Might as well be me 
Just call me Old Fart
Monday, August 9, 2010
By Joe Logan

I reached a watershed moment in my golfing career over the weekend.


No, I did not make a hole-in-one.  No, I did not win the club championship.  No, I did not break 70 or even 80.  I added a second hybrid to my bag.


I realize, of course, that officially makes me an Old Fart.


It’s one thing to carry a single hybrid; that’s not necessarily un-manly; but two hybrids is definitely Old Fart territory. 


When hybrids first appeared on the scene a few years ago, most better golfers eyed them with curiosity, ambivalence, suspicion, even scorn.  Over time, many golfers opened their minds and their wallets and eventually took the hybrid plunge.


This was back when even weekend hacks generally still carried 3-irons and even 2-irons.  (Years ago, for a brief time, I even carried a Ping Eye-2 1-iron; among golfers, nothing says badass like a 1-iron. It’s been so long ago I forget whether I wrapped that 1-iron around a tree or threw it in a lake.)


I finally bought my first hybrid three or four years ago, after plenty of golfers already swore by them and equipment companies were even coming out with entire sets of hybrid irons.  My first hybrid was 19-degrees, killing two birds, or clubs, with one stone.  I got rid of my 4-wood and my 3-iron.


Although I’ve tried a couple different brands of hybrids since then, I have continued to be a 19-degree man, allowing me to remain loyal to and confident in my 4-iron. 


At least until about a week or so ago, when I noticed that two or three 4-iron shots were as, well, not as crisp and solid as they might have been.  In point of fact, the ball flew off the club like a sickly pigeon.  Didn’t sound good, feel good or look good.   


I swallowed my pride and drove to my neighborhood big box golf chain store.  Soon enough, I was running my fingers across the smooth, metallic underbelly of a 21-degree hybrid.


"Can I help you?" asked a nosey clerk, who had clearly snuck up on me.


"No," I  said, dropping the hybrid like a 12-year-old caught looking at Playboy.


When the nosey clerk was gone, I fondled the 21-degree more.  Not only did it have more loft, the shaft was shorter.   I knew that meant more control.  I could no more walk out of that store without that 21-degree hybrid than an addict could walk away from the front door of a crack house.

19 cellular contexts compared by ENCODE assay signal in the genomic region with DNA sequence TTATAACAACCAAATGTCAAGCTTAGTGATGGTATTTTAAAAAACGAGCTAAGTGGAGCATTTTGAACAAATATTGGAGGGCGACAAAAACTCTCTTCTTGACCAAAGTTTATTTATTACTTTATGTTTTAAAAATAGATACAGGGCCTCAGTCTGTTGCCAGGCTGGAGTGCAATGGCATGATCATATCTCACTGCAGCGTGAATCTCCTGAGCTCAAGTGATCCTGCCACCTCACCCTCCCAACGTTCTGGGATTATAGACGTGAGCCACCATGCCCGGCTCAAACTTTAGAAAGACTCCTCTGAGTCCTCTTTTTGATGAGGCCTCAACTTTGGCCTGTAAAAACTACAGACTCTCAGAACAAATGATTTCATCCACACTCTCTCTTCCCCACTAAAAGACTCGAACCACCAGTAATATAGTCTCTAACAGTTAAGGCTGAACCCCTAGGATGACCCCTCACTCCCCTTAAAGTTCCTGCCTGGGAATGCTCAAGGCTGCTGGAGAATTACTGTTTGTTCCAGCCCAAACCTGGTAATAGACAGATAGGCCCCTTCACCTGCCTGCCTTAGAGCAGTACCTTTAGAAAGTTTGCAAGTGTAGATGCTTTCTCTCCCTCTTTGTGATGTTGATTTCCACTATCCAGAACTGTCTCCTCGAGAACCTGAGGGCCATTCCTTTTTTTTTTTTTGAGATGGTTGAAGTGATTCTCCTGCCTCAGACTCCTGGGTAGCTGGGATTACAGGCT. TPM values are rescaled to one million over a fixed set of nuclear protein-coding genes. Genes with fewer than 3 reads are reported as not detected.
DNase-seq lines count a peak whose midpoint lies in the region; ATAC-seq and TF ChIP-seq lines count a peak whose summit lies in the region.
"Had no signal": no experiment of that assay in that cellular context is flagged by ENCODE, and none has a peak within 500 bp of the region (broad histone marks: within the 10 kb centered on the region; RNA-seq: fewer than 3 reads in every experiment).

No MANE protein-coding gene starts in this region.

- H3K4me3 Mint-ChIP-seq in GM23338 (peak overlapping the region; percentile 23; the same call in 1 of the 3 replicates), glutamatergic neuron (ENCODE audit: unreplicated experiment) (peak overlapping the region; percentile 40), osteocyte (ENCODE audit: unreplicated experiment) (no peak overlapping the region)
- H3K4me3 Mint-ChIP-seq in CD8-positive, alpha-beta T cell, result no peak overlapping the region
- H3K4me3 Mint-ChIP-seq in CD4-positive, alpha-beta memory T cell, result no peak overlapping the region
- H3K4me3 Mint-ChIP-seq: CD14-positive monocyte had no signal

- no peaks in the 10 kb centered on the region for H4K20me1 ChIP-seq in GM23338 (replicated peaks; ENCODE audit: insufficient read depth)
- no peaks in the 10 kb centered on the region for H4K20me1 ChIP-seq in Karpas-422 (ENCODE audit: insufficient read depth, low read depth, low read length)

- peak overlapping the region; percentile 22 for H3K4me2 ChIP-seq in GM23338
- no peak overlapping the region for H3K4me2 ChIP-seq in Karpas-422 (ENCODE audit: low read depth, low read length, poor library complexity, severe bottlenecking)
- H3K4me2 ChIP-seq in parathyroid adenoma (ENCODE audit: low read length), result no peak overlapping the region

I played my first couple of rounds with "21" over the weekend.  I love it.  I hit it like a 4-iron, then I choked it down an inch and hit it like a 5-iron and, I kid you not, choked it down even more and hit it like a 6-iron.


But that was too much, too far, too quick.  I refuse to be one of those stooped-over old geezer farts you see pulling a pull cart, dragging a bag with putter, SW, PW, 9, 8, 7 and nine variations of hybrids and woods.  I will not be that guy.


At least not for now, not until a 23-degree hybrid catches my eye.



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Jay W[8/11/2010 5:22:38 AM]
Over the last few years I have changed my set mix from a "standard" setup of driver, 3 & 5 wood, 3 - PW, GW & SW to driver, 4 wood (17 deg), hybrids (19 & 24 deg), 5 - PW (47 deg), GW (52 deg), SW (56 (deg) & LW (60 deg) and have brought more consistency to my scores (i.e. more in the lower 80ís and less often blowing up into the 90ís). So, I prefer to think of myself as getting wiser as I get older (early 50ís) and not as "getting more flatulent".
Jason W.[8/10/2010 7:22:56 PM]
Joe - Itís not how, itís how many. Donít count your hybrids, count your strokes.
The Muni Golfer[8/10/2010 9:52:43 AM]
Iíve had as many as 3 in the bag, but right now it is just 1. But, before the end of the golf, I think there will be at least 1 more to keep it company...
Steve[8/10/2010 5:23:12 AM]
Geez...I found an old Ping 9 Ti wood/metal in my garage recently and itís now in my bag. What does that make me?
Ed[8/9/2010 6:22:38 PM]
Iíd feel bad for you if I didnít have three hybrids.

What killed Pike Creek GC
Tuesday, August 3, 2010
By Joe Logan

When Pike Creek GC in Wilmington closed last week after 35 years, I posted a news story but I didn't properly mourn the death in the family of golf.


I hadn't played Pike Creek in years, since it was Three Little Bakers.  I remember as a pleasant surprise of a golf course – an unassuming, delicious little gem.  As I noted in this positive review in the Inquirer, there was a time when the course did 40,000 rounds a year.  Not bad.  Unfortunately, those days were long gone.


If you want to know what killed Pike Creek, and what will kill other courses if they don't take care of business, check out this finger-pointing eulogy from Brad Myers in the Wilmington News-Journal.

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Sautter solo local to make cut at U.S. Senior Open
Saturday, July 31, 2010
By Joe Logan

Bill Sautter is the lone local survivor at the U.S. Senior Open.


Sautter, 54, teaching pro at Philadelphia Cricket Club, shot a second-round of 7-over 77, for a 150 total and made the cut on the number, 10-over.  His card and stats are here.


Amateurs Chris Lange (75-78, card) Buddy Marucci (76-82, card) and Mark Battista (91-81, card) missed the cut.